#TBT – Rolex Explorer 14270
Posted by Michael Stockton on Mar 05, 2015
Ohio. I somehow found myself there after university for my first job. As a person born and raised in the sunshine of South Florida, this location was the polar opposite. In fact, not far from where I found myself, was the Ravenna Arsenal. This was the site of America’s largest bomb storage depot post WW2, so chosen because it contained the most cloud cover per year of ANYWHERE east of the Mississippi River. A great region to work on one’s suntan, correct? Anyhow, my time in Ohio was a great learning experience and, amongst many other things, primarily mental, that are present with me today, it has allowed me to write an article on the Rolex Explorer 14270.
Today, when we think about new Rolex’s that are difficult to come by in your local AD, we really only mention one model: the stainless steel Daytona. Sure, new releases are tough for a while, but the Daytona in steel has somehow existed as a grail piece to buy new despite it being around for quite some time in its current form. Yes, when the economy stinks, it becomes easier to find and most good customers can probably cajole their favorite AD to pull one from the vault, but they are rarely presented to the masses in display cases. And while the Daytona exists today as Rolex’s lone tough find, there was a brief period of time when the Daytona had a junior partner in the race to become the most desirable, most difficult new Rolex. This sidekick was the Rolex Explorer 14270.
Rolex Explorer 14270
The Explorer has always been a nice, simple 3-hand watch in Rolex’s sports line. It’s claim to fame, some might say this fame is second only to the Speedmaster’s space legacy, is the fact that it ascended Mt. Everest with Sir Edmund Hillary in 1953. Since then, in my opinion, it’s been largely overshadowed by the Submariner, GMT-Master and, of course, the Daytona. Rolex doesn’t seem to change the Explorer often and I have to believe that it is not a massive seller. Returning to our story about a period where it became difficult to find a new Explorer, if you’ve not heard the story, you’ll be surprised that the lack of supply had nothing to do with any fascination with mountain climbing history.
You wouldn’t be alone if you’ve never heard of Takuya Kimura. I had never heard of him until doing some recent research for this article, but I can clearly remember the frenzy that this entertainer caused. Back in the mid to late 1990’s, I can remember browsing watch shops with my Dad at the local mall, and while he liked the Rolex brand, he was not into large, flashy pieces. Furthermore, this was before the Panerai boom and watches such as the 40mm Submariner were actually deemed as quite big. So, the Explorer 14270 was a nice solution for someone who wanted a subdued, well designed (more on that later), and smaller Rolex. There was one issue: finding one was nearly impossible. AD’s quietly remarked that there was a strong flow of these pieces, which were previously not very popular, being sent at a 20%-plus profit to Japan because of some famous actor who was creating quite a stir by wearing the piece while acting. The actor, as we now come full circle, was Takuya Kimura. A quick check on Wikipedia shows Kimura as a teen sensation who sang and then acted in some tremendously successful shows and movies. History states that Kimura was so successful, that he created a one-year marketing impact of 152 Billion Japanese Yen! During all this, Kimura acted in an incredibly popular TV show (seems more like a soap opera to me) in 1997 called Love Generation. In this show, he donned the 14270 and a sensation was born. The Japanese market simply could not get enough Explorers and a giant sucking sound came from the country and did its best to swallow every single piece globally. A quick view on eBay at that time showed that they were selling, actively I might add, at a good 20% over list.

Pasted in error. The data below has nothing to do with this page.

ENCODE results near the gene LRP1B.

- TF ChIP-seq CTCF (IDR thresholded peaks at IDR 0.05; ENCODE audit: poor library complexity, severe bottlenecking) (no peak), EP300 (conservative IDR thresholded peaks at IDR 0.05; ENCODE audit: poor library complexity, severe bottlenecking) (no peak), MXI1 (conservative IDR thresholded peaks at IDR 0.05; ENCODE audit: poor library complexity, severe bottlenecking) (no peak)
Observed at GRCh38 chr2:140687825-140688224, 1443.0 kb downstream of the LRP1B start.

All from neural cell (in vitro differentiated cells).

Now, we return to Ohio, the state known as “the Heart of it All”. America, for those readers who have never been, or for those who have never been outside of major cities, is an amazing, sometimes problematic, country as far as consumerism. One can truly buy almost anything in the most unlikely places. A great example of this was the fact that the local mall where I lived, which was hardly Beverly Hills, had two Rolex AD’s. Even more astonishing was that the AD’s were located DIRECTLY across from each other! Well, one weekend, not long after moving to Ohio, my best friend drove in and we, at some point, did what most former South Florida residents do; we hit the mall. I will say this, best friends are amazing, but they are generally not helpful when it comes to improving your financial standing! In any case, we wandered into one of the Rolex AD’s and amongst their small selection sat the impossible-to-find Rolex Explorer 14270.
In a place like Ohio, it was clear that models like the Datejust were a lot more popular, along with the ever-popular Submariner. Somehow, in this small Midwestern town, this Rolex Explorer 14270 had gone unnoticed until I walked into the store. The 14270 was expensive for someone who had just graduated, although priced at a far more approachable level versus today’s Rolex’s, but remember that I was accompanied by my best friend who urged me to take the plunge. He reminded me, that I was living in a place with such a low cost of living that I simply couldn’t turn down this opportunity. Oh, and lest I forget, this was during a period of VERY easy credit and this shop offered 12 months same as cash with some sort of down payment. Yes, problematic consumerism indeed. In any case, I ended up with the watch after taking a couple days to think about it and, I sure hate to give so much credit to my best friend, it turned out to be a great decision. The Explorer ended up taking up about 99% of my wrist time over the next 13 years until I started adding some pieces to my collection. Let’s now spend some time talking about a watch that is now often forgotten but really deserves more attention.